DETECTIVE TOOLS ANAPHORA- the repetition of the same word at the beginning of lines of verse, sentences, or parts of sentences. ONOMATOPOEIA- a literary device in which a thing or action is represented by the word that imitates the sound associated with it (e.g. crash, bang, tick-tock). PARALLELISM- a side-by-side arrangement of words, phrases, clauses, or sentences for purposes of comparison, contrast, or other relation. IRONY- as a feature of language, irony is a statement whose intended meaning is the opposite of its literal meaning. As a quality of life, irony is a discrepancy between an expected outcome and a real outcome. In both cases, we need a context in which (or a distance from which) to recognize the meaning as ironic, not straightforward. Simplicity and sincerity provide earnest, literal expressions; irony requires duplicity and play. PARADOX- a statement that at first appears self contradictory, but that on reflection reveals some deeper sense. Caesura. A pause, metrical or rhetorical, occurring somewhere in a line of poetry. The pause may or may not be typographically indicated. THEME: A central idea or statement that unifies and controls an entire literary work. The theme can take the form of a brief and meaningful insight or a comprehensive vision of life; it may be a single idea such as "progress" (in many Victorian works), "order and duty" (in many early Roman works), "seize-the-day" (in many late Roman works), or "jealousy" (in Shakespeare's Othello). The theme may also be a more complicated doctrine, such as Milton's theme in Paradise Lost, "to justify the ways of God to men," or "Socialism is the only sane reaction to the labor abuses in Chicago meat- packing plants" (Upton Sinclair's The Jungle). A theme is the author's way of communicating and sharing ideas, perceptions, and feelings with readers, and it may be directly stated in the book, or it may only be implied. Compare with motif and leit-motif.motifleit-motif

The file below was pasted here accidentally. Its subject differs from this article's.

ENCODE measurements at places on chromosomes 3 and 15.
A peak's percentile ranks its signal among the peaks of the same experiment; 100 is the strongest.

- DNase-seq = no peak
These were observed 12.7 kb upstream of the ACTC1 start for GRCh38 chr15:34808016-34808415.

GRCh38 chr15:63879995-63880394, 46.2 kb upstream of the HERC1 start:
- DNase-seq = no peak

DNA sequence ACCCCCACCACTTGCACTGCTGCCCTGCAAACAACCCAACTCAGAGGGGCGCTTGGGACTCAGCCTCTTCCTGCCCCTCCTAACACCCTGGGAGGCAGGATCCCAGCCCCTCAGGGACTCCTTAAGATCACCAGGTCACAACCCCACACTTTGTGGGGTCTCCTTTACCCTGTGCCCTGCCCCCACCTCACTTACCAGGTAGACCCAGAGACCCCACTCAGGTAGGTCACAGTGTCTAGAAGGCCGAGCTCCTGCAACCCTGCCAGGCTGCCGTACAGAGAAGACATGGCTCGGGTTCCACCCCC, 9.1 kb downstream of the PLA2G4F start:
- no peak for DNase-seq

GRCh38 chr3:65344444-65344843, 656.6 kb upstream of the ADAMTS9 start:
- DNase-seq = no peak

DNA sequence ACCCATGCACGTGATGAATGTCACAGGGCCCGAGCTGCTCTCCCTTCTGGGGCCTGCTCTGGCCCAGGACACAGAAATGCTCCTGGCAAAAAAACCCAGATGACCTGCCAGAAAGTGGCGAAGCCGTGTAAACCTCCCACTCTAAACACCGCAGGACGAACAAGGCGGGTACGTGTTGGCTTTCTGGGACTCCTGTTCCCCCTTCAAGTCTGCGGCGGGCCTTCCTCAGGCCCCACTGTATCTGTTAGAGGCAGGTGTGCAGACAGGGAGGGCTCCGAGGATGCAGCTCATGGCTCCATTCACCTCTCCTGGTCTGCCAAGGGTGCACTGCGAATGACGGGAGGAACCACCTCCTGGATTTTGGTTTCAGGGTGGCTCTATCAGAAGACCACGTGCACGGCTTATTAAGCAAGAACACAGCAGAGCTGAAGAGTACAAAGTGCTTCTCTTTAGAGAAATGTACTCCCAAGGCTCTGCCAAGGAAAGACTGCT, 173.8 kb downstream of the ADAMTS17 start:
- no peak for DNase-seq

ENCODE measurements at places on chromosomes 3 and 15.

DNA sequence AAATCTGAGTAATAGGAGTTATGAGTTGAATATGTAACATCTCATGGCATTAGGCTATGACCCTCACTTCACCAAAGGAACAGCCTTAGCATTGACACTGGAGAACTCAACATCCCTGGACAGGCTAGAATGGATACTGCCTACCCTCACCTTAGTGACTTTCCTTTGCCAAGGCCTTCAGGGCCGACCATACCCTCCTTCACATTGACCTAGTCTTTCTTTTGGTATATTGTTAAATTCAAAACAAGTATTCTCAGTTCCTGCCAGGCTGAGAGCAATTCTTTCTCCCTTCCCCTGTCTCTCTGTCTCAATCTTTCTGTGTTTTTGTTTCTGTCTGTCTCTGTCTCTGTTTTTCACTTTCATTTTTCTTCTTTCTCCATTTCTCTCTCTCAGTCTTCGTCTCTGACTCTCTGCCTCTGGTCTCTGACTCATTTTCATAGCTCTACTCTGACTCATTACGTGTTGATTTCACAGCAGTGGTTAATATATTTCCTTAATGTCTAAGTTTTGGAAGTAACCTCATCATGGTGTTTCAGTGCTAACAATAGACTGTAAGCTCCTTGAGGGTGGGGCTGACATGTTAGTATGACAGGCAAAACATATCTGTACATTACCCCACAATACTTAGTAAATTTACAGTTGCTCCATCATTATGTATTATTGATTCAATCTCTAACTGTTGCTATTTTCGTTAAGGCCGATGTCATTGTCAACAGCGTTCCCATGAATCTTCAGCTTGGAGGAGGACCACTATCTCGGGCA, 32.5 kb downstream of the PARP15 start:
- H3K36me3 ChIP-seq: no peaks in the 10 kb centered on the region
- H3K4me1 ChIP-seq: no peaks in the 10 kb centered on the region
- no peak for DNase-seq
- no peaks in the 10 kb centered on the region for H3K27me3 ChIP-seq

THE CRIME SCENE Here is a poem by Langston Hughes titled “I, Too.” I, too sing America. I am the darker brother. They send me to eat in the kitchen When company comes, But I laugh, And eat well, And grow strong. Tomorrow, I’ll be at the table When company comes. Nobody’ll dare Say to me, “Eat in the kitchen,” Then. Besides, They’ll see how beautiful I am And be ashamed— I, too, am America.
Investigation You must pretend the poem is a literary corpse who has been a victim of a crime. Here, the interpretation is the murderer, and you should begin its forensic investigation in order to capture the victim’s killer. Like a real crime scene, some evidence is internal while other evidence is external. In other words, some evidence lies within the poem itself, whether explicit or implicit, while other evidence must be researched.
QUESTIONS TO CONSIDER WHEN READING A POEM Who is the speaker of the poem? What does the poem convey? What is the tone of the poem? How does diction or language affect the poem? Is there a rhythm scheme to follow? Are there any patterns in particular that might consider observation? When was the poem written? Who is the author?